Credit Scores

Before they decide on the terms of your mortgage loan (which they base on their risk), lenders must find out two things about you: whether you can pay back the loan, and your willingness to repay the loan. To figure out your ability to repay, lenders assess your debt-to-income ratio. To calculate your willingness to repay the mortgage loan, they look at your credit score.

Fair Isaac and Company calculated the original FICO score to help lenders assess creditworthines. For details on FICO, read more here.

Your credit score comes from your repayment history. They don't consider income or personal characteristics. These scores were invented specifically for this reason. "Profiling" was as bad a word when these scores were invented as it is now. Credit scoring was envisioned as a way to take into account solely that which was relevant to a borrower's likelihood to pay back the lender.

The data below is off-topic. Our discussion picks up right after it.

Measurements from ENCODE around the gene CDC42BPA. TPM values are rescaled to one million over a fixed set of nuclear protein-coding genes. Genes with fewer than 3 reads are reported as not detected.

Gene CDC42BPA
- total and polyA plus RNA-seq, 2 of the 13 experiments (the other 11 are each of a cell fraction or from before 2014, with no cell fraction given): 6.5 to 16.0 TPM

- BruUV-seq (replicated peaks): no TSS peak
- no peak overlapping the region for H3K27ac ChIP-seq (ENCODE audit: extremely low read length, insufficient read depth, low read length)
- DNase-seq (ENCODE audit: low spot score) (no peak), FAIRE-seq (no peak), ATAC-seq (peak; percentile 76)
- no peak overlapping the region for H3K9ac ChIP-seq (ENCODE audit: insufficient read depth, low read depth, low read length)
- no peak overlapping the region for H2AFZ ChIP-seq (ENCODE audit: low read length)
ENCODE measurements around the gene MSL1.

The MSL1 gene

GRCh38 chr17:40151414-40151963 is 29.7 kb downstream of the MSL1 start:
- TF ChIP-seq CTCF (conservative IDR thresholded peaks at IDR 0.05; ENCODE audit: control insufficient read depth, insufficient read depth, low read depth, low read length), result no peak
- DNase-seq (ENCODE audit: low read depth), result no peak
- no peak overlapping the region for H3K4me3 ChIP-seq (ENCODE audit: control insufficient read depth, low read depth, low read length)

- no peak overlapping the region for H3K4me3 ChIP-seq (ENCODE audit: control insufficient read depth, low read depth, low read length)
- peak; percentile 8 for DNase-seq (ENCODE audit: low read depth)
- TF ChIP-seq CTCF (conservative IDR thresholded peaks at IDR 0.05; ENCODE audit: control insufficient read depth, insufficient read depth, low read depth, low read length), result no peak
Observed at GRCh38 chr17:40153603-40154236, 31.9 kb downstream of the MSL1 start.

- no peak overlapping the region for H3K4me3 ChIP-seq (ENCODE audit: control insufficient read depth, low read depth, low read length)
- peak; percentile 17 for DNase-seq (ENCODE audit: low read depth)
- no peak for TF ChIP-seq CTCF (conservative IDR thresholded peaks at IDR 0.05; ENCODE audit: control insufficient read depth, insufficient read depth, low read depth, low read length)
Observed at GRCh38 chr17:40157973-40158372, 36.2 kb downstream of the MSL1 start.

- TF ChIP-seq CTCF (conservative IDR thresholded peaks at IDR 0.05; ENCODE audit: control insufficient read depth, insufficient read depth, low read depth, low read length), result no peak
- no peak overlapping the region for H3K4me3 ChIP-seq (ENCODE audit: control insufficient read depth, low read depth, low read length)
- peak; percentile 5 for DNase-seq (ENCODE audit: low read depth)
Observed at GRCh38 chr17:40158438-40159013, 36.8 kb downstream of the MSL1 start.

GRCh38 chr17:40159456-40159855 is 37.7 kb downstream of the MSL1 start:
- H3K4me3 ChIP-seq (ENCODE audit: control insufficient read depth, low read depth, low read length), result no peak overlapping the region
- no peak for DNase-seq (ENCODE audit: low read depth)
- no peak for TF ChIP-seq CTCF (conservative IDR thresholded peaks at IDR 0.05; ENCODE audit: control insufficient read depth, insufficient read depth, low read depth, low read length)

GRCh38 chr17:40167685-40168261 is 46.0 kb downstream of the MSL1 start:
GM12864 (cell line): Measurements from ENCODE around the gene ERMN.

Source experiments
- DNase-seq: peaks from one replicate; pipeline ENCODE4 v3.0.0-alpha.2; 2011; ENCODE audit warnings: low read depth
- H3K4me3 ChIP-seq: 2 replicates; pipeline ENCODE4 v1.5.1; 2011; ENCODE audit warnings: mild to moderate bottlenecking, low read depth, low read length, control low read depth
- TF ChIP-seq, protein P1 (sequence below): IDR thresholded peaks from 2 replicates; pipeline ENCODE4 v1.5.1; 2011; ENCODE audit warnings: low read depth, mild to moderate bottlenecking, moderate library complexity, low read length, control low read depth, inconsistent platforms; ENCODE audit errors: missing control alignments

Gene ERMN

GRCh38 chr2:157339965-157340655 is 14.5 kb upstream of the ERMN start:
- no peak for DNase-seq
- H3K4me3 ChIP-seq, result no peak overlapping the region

Deliquencies, payment behavior, debt level, length of credit history, types of credit and the number of credit inquiries are all calculated into credit scores. Your score comes from both the good and the bad of your credit history. Late payments count against you, but a record of paying on time will improve it.

Your report must have at least one account which has been open for six months or more, and at least one account that has been updated in the past six months for you to get a credit score. This payment history ensures that there is enough information in your credit to calculate a score. Some people don't have a long enough credit history to get a credit score. They may need to build up credit history before they apply for a loan.

At Channel Mortgage LLC, we answer questions about Credit reports every day. Give us a call: (718) 639-9500.

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